Nobody ever succeeded at everything they did at first

One of my pet peeves is the idea that successful people were successful in everything that they ever did at first. I understand that failure is at times discouraging, but at the same time, everyone will fail at something that they did.

Probably the biggest misconception about people who were successful is that their success was somehow preordained, that it was inevitable beforehand that they would succeed where the rest of us failed. We are looking at things incorrectly from retrospect. That is not the case in life. Very few of the people who are truly successful knew that they would succeed.

I will be the first to acknowledge the limitations.

  • While, there are certainly people who are naturally more talented at certain things than others, there is a lot to be said for hard work, persistence in the face of challenge, practice, and yes, learning from failure. Certainly, most of us will never have the physical body to be say, an Olympic Athlete or the mind that makes up the world Chess Grandmaster.
  • Also worth acknowledging is that life is not usually fair, an example being in a society with extreme inequality gaps, a young person born to a family of great wealth will simply have more opportunities than a person who was born to a family of limited financial means. I suppose this may be a huge argument for an egalitarian society – there is no equality of opportunity if society does not have a relatively egalitarian distribution of  wealth.
  • For the truly successful in some fields like for entrepreneurs, I do not deny that luck also plays a role. Science and technology too, has situations where luck plays a role. Serendipity has played a huge role in many scientific discoveries and great inventions. Even there, successful people often make their own luck.

Nonetheless, let us look at it another way, that person born of limited financial means if they put in the effort, has a much greater probability of success than someone who is apathetic. A person that practices, at say chess, will obtain a respectable amount of skill. Entrepreneurs I find need to fail at times to learn from their mistakes. That may sound strange, but the most wise ones I have met have the experience of failure.

Sochi Medals

The 2014 Olympic medals. Think of the amount of time, energy, and effort it takes for even a slim chance to win these medals.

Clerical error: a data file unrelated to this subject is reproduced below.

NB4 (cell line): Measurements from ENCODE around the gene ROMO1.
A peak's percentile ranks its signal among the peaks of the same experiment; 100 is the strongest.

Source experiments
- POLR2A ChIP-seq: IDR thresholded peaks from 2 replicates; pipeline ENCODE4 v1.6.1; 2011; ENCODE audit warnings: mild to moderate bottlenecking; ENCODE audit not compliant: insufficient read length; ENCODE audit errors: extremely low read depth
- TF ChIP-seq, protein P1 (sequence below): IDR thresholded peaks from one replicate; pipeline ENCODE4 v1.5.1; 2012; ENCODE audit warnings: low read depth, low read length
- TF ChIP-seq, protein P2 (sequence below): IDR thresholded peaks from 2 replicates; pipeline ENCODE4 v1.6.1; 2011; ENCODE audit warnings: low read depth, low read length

Image from Sergei Kazantsev from the Wikimedia Commons

Look at the image of the Olympic medals. Very few people ever even get a chance to come close to compete for these medals. For the many athletes in each segment competing, only one will go home with the medal. Yet we seem to be as a society caught up in these medals. It is a source of national pride to see our nation supposedly win these medals. That can be a dangerous fallacy.

Yet when you look at the amount of effort it takes to get into the Olympics for even a slim chance to win these medals, you realize the level of effort that the athletes have had to put into winning these games. We don’t glorify the many hours of practice, the failures, and the other challenges that athletes or for that matter anyone that society deems “successful” has put in. We tunnel on the results.

In reality, none of these people knew they were going to be successful. They had their failures, and they persisted in the face of them. There was no assurance of anything really. Remember the odds that they faced.

Can the experiences of Olympic medalists be applied to our lives? Perhaps. I think that we need to as individuals know when to persist and when we should apply the “sunk cost fallacy” (we humans are terrible at recognizing when costs are sunk), but when we are faced with a situation where persistence has the potential to pay off, really persist.

That is a lot harder than it seems, especially in trying times. The ones that do have the potential to be remarkable.

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